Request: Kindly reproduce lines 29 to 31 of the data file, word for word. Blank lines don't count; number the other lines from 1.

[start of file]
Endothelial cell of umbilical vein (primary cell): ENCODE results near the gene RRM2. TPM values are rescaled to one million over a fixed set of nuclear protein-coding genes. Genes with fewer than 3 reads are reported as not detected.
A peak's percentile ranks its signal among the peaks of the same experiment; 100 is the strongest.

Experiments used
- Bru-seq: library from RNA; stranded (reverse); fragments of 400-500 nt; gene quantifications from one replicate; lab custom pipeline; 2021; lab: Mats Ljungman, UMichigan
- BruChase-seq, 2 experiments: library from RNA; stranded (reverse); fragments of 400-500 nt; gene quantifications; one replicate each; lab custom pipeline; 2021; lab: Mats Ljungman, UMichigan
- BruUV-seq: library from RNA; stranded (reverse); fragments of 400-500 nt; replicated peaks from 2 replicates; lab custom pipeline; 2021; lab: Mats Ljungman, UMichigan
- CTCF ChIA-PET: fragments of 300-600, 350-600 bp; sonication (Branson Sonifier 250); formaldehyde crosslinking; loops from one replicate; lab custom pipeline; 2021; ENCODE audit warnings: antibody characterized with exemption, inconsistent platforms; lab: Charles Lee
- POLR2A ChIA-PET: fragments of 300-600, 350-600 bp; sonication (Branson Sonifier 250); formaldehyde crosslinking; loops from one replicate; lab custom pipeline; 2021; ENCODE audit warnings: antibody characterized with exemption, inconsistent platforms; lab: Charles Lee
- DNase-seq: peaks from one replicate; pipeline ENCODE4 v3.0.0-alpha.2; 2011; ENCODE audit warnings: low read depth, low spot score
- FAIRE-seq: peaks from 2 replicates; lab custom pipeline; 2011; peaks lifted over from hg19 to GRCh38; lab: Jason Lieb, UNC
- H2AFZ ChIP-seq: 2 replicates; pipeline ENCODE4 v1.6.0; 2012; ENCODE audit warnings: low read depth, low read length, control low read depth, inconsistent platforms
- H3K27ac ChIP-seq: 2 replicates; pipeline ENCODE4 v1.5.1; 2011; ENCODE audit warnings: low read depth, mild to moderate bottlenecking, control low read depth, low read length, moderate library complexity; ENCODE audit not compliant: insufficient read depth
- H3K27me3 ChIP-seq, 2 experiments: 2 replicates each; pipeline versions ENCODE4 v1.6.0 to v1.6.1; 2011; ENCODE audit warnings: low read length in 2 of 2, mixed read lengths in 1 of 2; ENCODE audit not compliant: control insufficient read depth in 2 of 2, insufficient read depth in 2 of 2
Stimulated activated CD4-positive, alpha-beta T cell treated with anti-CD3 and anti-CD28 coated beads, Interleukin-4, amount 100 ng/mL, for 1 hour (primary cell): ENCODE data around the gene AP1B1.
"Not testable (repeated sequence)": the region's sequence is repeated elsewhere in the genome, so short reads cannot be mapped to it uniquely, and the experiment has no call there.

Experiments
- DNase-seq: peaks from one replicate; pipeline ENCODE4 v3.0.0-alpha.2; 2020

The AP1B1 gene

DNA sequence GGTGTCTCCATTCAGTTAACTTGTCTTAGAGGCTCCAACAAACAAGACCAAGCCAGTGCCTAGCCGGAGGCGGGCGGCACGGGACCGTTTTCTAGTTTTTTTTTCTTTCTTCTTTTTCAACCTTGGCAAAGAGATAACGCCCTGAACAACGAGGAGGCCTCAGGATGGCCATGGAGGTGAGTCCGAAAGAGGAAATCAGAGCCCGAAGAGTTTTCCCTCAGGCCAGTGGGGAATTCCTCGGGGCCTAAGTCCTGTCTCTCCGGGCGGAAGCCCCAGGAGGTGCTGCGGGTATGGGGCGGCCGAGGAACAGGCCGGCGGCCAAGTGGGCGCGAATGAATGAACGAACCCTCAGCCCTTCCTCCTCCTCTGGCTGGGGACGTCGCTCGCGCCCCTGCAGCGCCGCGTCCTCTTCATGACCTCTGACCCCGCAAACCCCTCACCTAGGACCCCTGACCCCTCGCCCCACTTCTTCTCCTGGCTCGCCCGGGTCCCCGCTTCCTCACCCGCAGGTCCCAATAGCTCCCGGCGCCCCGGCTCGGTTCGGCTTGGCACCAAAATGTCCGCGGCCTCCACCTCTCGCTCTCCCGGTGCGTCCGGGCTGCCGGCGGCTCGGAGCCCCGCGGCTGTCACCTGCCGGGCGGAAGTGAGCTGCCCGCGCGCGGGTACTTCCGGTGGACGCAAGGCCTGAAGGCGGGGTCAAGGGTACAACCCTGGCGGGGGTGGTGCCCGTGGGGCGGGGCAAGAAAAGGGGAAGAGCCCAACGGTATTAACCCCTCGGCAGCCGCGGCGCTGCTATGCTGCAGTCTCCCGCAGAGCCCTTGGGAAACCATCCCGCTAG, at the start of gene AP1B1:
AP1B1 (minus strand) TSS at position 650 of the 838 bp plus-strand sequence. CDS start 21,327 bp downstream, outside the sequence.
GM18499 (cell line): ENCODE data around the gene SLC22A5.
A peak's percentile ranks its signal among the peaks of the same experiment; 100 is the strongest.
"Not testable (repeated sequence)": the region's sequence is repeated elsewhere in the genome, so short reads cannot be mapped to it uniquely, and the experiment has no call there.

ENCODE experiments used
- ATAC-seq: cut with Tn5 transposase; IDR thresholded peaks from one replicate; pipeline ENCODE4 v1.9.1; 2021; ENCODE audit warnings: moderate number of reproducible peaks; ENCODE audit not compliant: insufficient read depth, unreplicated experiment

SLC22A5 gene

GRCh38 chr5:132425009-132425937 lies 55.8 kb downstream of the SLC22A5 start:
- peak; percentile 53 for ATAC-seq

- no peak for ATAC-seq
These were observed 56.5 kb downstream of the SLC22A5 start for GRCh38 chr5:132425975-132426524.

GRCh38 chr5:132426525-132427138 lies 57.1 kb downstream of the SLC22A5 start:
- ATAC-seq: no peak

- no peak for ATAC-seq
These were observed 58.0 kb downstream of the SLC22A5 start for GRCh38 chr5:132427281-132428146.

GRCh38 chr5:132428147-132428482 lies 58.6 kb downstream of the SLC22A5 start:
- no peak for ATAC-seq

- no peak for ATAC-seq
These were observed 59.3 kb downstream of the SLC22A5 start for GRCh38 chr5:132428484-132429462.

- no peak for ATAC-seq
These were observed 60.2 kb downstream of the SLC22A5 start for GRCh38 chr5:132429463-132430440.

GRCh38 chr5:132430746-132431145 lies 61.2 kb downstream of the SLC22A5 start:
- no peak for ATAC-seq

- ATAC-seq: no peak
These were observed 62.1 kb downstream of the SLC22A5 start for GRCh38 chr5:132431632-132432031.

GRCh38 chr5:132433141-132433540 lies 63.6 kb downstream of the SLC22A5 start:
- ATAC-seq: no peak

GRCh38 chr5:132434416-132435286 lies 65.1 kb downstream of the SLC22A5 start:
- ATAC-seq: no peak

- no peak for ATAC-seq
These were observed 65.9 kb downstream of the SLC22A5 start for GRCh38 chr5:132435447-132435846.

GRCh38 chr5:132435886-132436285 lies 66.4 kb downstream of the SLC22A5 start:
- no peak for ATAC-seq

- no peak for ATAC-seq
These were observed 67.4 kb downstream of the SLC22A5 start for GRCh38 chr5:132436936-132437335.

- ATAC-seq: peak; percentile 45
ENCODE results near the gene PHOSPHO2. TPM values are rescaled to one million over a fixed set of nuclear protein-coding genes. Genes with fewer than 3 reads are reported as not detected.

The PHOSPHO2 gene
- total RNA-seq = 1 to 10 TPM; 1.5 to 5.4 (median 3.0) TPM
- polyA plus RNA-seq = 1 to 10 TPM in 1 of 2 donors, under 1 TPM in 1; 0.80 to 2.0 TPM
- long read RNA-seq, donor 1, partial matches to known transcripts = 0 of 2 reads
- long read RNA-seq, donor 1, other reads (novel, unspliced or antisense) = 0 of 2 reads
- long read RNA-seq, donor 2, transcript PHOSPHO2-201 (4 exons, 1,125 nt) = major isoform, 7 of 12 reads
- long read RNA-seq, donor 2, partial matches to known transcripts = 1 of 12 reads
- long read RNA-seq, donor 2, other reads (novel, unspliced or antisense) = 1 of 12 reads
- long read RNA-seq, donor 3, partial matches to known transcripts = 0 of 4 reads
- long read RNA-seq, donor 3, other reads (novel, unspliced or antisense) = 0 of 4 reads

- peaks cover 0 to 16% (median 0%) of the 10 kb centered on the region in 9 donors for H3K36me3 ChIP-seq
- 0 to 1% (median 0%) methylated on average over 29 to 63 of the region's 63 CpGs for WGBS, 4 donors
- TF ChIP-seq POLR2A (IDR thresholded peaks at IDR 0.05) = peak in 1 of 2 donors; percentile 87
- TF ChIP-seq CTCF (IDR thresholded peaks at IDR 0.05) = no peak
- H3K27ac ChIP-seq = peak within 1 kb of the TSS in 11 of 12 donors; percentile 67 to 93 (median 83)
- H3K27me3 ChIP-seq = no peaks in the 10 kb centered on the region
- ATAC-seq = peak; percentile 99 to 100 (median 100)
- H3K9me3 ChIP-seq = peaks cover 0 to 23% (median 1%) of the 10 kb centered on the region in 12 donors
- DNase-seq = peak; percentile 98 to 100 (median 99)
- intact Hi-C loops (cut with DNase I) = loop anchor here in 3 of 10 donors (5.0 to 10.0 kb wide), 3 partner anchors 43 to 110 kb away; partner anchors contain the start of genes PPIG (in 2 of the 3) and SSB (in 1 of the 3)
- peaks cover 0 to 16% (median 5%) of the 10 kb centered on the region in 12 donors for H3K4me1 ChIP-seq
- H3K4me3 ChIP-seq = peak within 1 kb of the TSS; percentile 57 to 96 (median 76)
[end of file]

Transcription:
- no peak for ATAC-seq
These were observed 56.5 kb downstream of the SLC22A5 start for GRCh38 chr5:132425975-132426524.

GRCh38 chr5:132426525-132427138 lies 57.1 kb downstream of the SLC22A5 start: